As a journalist, I have always had an appreciation for the New York Times and have personally, loved the motto of “All The News That’s Fit to Print.” Knowing it was a jab at both Joseph Pulitzer and William Randolph Hearst for their “yellow journalism,” I loved that the focus was on real news, not something a writer could just drum up (despite what some folks may think). Having only worked for small newspapers, I suppose it may seem silly to say such things, but I have never appreciated celebrity magazines, etc., because it’s content is nothing but gossip. While I am human and on occasion, sadly, find myself curious about those things, in the end I could never live with myself if I made a living out of gossip. That’s not news. It’s utter ridiculousness.
It was on this day, Sept, 18, 1851, the NY Times was born. Founded as the “New-York Daily Times,” it eventually ended up as the beloved “New York Times” we know today. It went through a few iterations. Adolph Ochs acquired the paper in 1896 and it was he who brought about the now famous slogan for the newspaper. His family has controlled the paper since.
The Times has a long and varied history. Among the more interesting things to note are the Pentagon Papers and the court case “New York Times v. Sullivan.” The Pentagon Papers was an incident during the Vietnam War era. A history of the U.S.’s involvement in Vietnam from the U.S. Department of Defense was leaked by former state department official Daniel Ellsberg. A friend helped him copy documents that were given to the the Times. The newspaper then began printing excerpts from the documents revealing things the government didn’t want known. The Washington Post would also get in the act and the government sought not one, but two injunctions but the U.S. Supreme Court, in a 6-3 vote, decided the injunctions were unconstitutional. While a victory, it could be argued that this case has had it’s impact on how national security issues are covered. Legislation since, such as The Patriot Act, have further made it difficult, defining many more things as national security and information not being allowed to be printed. The Freedom of Information Act and Sunshine Laws (open government laws) have slowly been chipped away at through the decades since. It’s a bit difficult to print important information when such laws don’t support such action.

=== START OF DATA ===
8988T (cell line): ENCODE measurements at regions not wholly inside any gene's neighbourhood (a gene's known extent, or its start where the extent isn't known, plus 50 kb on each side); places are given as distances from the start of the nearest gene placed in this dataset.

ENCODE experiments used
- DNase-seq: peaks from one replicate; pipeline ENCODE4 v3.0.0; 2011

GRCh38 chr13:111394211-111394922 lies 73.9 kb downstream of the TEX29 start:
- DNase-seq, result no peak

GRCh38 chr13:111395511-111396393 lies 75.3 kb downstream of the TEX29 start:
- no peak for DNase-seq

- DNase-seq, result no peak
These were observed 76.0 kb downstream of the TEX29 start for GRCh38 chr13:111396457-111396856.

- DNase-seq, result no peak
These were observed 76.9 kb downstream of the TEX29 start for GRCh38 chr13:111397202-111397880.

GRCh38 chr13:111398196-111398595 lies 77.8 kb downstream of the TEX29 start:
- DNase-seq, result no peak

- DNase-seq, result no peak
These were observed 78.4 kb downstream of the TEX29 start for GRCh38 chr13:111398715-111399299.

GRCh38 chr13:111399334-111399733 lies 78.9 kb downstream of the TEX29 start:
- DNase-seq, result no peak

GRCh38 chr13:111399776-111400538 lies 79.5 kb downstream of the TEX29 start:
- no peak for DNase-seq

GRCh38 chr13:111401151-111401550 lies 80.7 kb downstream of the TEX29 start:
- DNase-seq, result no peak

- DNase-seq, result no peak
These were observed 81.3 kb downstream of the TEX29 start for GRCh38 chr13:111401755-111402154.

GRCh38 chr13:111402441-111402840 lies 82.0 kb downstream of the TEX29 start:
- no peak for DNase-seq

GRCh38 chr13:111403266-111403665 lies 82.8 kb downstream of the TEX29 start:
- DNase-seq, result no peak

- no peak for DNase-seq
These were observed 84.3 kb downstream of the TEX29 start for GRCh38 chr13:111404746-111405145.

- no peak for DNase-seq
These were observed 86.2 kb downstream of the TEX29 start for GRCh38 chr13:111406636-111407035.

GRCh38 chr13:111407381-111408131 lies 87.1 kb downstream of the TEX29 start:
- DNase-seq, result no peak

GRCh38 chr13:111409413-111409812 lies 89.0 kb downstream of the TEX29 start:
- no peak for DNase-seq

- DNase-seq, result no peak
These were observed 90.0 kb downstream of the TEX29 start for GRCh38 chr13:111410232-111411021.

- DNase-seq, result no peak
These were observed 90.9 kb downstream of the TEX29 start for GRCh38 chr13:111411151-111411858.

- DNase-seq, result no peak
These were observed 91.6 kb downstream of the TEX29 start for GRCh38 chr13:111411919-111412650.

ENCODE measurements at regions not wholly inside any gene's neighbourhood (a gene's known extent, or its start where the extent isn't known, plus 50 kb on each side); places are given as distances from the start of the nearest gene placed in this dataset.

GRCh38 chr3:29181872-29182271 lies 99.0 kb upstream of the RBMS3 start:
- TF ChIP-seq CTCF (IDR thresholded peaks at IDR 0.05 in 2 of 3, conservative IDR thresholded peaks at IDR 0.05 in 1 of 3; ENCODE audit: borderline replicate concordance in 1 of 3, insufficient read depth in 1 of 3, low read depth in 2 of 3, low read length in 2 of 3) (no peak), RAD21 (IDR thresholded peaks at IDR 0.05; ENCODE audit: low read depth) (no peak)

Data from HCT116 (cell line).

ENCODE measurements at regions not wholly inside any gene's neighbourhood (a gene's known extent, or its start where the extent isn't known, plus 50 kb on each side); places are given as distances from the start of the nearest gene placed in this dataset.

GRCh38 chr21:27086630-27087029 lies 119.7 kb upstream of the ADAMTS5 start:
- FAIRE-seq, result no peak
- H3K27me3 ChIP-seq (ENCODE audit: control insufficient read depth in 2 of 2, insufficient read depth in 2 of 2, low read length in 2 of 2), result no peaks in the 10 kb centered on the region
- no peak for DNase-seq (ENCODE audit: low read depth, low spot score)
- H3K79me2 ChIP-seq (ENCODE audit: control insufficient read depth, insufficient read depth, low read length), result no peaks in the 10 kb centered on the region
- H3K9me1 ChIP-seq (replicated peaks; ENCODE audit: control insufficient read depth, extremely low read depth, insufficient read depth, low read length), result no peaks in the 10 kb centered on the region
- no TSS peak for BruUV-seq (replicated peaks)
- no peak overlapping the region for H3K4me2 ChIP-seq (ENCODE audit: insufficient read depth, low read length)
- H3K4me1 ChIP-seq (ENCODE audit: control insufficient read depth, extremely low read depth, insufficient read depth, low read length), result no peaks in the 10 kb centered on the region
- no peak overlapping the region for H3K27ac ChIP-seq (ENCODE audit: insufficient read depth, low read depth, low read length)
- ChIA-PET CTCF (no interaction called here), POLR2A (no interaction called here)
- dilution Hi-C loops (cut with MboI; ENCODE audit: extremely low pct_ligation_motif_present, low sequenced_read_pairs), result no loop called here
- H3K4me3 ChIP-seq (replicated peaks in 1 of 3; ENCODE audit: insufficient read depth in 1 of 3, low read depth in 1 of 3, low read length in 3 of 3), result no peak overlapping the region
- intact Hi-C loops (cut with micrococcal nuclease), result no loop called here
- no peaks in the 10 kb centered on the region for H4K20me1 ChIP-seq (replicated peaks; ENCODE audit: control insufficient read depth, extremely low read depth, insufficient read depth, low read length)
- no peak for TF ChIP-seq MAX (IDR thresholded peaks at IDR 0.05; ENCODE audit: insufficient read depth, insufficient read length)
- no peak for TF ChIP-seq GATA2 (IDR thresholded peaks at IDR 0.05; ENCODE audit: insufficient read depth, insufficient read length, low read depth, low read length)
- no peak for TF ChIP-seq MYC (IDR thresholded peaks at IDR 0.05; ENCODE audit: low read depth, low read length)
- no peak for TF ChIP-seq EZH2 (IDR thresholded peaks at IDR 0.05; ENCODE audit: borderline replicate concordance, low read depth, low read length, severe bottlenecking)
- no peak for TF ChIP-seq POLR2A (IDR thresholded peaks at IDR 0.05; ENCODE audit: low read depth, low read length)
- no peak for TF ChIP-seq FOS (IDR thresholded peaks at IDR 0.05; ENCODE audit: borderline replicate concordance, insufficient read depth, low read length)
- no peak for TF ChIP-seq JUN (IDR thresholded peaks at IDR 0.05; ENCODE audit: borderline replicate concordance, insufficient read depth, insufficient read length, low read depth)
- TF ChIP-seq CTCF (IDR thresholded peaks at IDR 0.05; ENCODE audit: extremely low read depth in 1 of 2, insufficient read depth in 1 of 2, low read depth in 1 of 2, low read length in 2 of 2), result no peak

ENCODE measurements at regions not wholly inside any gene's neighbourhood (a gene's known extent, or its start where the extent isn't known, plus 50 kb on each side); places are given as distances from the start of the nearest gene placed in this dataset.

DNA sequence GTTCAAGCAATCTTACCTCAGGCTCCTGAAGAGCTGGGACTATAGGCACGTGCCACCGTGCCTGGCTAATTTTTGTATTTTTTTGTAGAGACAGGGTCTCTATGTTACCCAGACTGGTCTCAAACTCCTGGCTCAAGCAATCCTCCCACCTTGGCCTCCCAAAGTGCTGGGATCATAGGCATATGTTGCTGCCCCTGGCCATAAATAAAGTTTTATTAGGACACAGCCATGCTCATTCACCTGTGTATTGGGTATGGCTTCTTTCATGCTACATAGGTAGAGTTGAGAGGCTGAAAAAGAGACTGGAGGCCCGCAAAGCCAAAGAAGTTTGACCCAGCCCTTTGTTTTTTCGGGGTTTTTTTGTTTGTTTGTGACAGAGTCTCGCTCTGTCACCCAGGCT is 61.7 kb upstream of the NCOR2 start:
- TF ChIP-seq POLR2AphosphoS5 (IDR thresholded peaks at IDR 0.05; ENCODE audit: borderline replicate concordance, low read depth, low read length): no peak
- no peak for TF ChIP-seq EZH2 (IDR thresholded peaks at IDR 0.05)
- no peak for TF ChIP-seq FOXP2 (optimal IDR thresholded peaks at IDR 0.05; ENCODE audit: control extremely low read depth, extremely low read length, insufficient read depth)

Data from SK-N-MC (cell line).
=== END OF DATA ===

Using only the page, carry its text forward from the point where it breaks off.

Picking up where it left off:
Prior to the papers incident, there was New York Times v. Sullivan. This was a libel case in 1964 that would eventually help define “actual malice” standard for press reports about public officials/figures. Ultimately, the burden of proof belongs to the plaintiff and that individual or group has to prove the publisher knew the statement to be false and acted in reckless disregard. This is difficult to prove and was a factor in the Pentagon Papers case.
There is much more history when it comes to this newspaper. There has been discrimination against women in the news business; there’s been controversy in terms of its coverage of WWII and the Holocaust to be precise. There’s been periods of time when the paper hasn’t been published due to strikes and other issues. It hasn’t always been so upstanding and even know people continue to have their varied opinions of the NYTimes, as they should. As it’s run by people, there have been times when it’s been flawed or coverage seemed biased (and perhaps it was). There isn’t a publication (or other news source) out there that hasn’t been accused of such things.
It’s a newspaper, though, that’s also had a lot of success. The New York Times has won 112 Pulitzer Prizes throughout it’s history – more than any other newspaper in the country. While imperfect, the Times continues to hold itself to a high standard. People will always have their point of view and may not always agree with how the news is covered by the Times or any other publication, but the overall standard remains true to it’s slogan – “All the News That’s Fit to Print.” Happy Birthday to the NYTimes! Hopefully we’ll see more controversial publications such as the Pentagon Papers, etc., that will help challenge and further shape the country in a beneficial manner.